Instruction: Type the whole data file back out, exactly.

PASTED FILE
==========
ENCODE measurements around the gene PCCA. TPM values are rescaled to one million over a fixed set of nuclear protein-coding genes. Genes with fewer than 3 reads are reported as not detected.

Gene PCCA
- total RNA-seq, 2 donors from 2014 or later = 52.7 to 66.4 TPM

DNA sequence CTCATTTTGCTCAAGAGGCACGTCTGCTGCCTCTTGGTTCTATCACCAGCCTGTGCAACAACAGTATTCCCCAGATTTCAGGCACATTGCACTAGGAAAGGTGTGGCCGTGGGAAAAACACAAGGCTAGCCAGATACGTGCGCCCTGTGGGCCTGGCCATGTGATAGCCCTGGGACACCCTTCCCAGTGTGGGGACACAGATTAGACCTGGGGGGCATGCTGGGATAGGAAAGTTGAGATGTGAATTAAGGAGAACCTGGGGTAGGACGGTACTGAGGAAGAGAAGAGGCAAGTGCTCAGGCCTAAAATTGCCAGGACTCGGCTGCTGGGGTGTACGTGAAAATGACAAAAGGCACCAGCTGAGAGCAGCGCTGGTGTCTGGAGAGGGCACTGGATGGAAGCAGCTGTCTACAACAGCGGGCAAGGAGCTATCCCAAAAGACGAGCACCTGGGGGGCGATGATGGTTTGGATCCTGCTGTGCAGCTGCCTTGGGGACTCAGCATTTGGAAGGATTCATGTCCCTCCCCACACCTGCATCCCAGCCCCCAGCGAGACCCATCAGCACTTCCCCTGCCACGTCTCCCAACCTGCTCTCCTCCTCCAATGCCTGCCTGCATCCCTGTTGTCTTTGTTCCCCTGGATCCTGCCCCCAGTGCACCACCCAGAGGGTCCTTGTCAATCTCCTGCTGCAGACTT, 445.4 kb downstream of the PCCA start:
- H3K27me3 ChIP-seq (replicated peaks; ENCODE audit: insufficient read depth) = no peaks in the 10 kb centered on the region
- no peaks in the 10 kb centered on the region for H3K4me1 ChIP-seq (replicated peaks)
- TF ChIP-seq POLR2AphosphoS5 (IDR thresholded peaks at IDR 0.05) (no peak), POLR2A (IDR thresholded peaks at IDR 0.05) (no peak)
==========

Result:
ENCODE measurements around the gene PCCA. TPM values are rescaled to one million over a fixed set of nuclear protein-coding genes. Genes with fewer than 3 reads are reported as not detected.

Gene PCCA
- total RNA-seq, 2 donors from 2014 or later = 52.7 to 66.4 TPM

DNA sequence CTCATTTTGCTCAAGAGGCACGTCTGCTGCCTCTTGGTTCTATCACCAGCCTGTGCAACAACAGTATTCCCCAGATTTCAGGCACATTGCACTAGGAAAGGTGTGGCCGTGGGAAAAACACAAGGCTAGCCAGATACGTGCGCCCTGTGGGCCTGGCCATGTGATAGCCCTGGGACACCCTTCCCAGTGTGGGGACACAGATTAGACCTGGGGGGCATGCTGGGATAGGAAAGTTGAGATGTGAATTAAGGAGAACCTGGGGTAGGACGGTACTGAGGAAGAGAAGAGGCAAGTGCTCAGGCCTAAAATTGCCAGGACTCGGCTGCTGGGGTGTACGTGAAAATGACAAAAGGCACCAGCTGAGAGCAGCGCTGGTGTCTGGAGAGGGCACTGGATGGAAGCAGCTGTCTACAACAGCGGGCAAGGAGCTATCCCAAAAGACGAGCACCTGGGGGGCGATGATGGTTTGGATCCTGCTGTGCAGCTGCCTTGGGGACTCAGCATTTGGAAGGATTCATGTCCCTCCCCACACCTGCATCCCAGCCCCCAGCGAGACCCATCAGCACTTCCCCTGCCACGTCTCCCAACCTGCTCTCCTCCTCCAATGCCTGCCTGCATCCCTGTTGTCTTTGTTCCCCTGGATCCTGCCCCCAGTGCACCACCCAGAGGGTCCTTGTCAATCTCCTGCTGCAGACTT, 445.4 kb downstream of the PCCA start:
- H3K27me3 ChIP-seq (replicated peaks; ENCODE audit: insufficient read depth) = no peaks in the 10 kb centered on the region
- no peaks in the 10 kb centered on the region for H3K4me1 ChIP-seq (replicated peaks)
- TF ChIP-seq POLR2AphosphoS5 (IDR thresholded peaks at IDR 0.05) (no peak), POLR2A (IDR thresholded peaks at IDR 0.05) (no peak)